Solitary congenital neurofibroma with overlying melanocytic hyperplasia.
How to Cite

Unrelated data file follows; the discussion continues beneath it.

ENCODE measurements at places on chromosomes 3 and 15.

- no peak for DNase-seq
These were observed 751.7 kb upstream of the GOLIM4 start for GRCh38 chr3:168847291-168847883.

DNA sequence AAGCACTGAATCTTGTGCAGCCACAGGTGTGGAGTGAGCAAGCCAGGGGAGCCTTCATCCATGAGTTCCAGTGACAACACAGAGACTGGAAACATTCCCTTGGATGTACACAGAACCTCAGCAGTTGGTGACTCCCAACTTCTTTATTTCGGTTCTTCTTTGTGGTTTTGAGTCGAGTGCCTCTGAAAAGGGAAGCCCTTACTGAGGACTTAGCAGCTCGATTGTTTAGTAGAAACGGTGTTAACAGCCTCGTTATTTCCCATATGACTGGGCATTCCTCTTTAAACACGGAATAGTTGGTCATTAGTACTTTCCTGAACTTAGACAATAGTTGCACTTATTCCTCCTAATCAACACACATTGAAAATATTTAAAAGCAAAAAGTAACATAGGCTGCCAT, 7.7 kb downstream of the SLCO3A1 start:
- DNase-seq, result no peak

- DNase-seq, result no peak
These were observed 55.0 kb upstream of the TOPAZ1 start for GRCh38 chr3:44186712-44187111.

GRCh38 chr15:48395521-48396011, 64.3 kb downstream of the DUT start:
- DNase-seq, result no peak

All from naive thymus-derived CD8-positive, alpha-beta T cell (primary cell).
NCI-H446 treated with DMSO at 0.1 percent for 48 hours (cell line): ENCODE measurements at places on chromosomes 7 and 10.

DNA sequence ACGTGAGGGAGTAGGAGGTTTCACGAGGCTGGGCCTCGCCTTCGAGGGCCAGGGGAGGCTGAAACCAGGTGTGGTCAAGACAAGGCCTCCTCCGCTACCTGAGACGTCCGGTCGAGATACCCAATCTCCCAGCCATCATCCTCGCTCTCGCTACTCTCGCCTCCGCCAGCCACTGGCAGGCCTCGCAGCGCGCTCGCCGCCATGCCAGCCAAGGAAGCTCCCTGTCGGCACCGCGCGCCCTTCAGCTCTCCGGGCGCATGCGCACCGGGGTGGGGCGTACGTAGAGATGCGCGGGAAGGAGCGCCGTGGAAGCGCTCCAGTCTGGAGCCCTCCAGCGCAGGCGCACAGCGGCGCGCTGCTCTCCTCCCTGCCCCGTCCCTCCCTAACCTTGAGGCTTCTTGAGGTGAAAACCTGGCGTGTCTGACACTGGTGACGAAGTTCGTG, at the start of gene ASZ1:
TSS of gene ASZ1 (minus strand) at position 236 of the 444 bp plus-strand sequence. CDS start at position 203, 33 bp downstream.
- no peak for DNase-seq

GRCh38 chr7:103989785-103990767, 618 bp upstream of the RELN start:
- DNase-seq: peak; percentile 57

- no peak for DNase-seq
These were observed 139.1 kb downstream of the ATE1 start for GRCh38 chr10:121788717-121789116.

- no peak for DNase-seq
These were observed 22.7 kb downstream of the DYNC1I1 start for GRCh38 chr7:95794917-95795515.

The common embryonic origin of neuroid and melanocytic cells justifies the simultaneous presence of the two cell types in the same neoformation (3). Neurofibroma (NF) can be solitary, diffuse when it has a large extension, and plexiform when it appears as a collection of multiple nodules and cordoniform structures. 10% of diffuse NFs and almost all plexiform NFs are associated with neurofibromatosis (1, 2). Then there is the so-called pigmented or melanotic NF, in which a part of the cells making up the neoplasm is loaded with melanin; this finding is present exclusively in syndromic NF, ie associated with neurofibromatosis. Thus, screening for neurofibromatosis is warranted in the case of plexiform, diffuse, multi-element and melanotic NF (4). In 28% of syndromic NFs and in 4.6% of sporadic NFs there is also a proliferation of epidermal melanocytes, most often in the form of lentiginous melanocytic hyperplasia, but exceptionally in the form of junctional nevus (4). Before assuming that melanocytic hyperplasia is related to NF, it must be considered that melanocytic hyperplasia is also found in café au lait spots and therefore we could face a café au lait spot superimposed on the NF; this hypothesis should be discarded since lentiginous hyperplasia is also found in sporadic NF and because in any case the histological finding does not always correspond to a clinically evident hyperpigmentation. A casual collision between two different pathologies could also be hypothesized, but this hypothesis is discarded because the limits of melanocytic hyperplasia coincide perfectly with those of the underlying NF (4).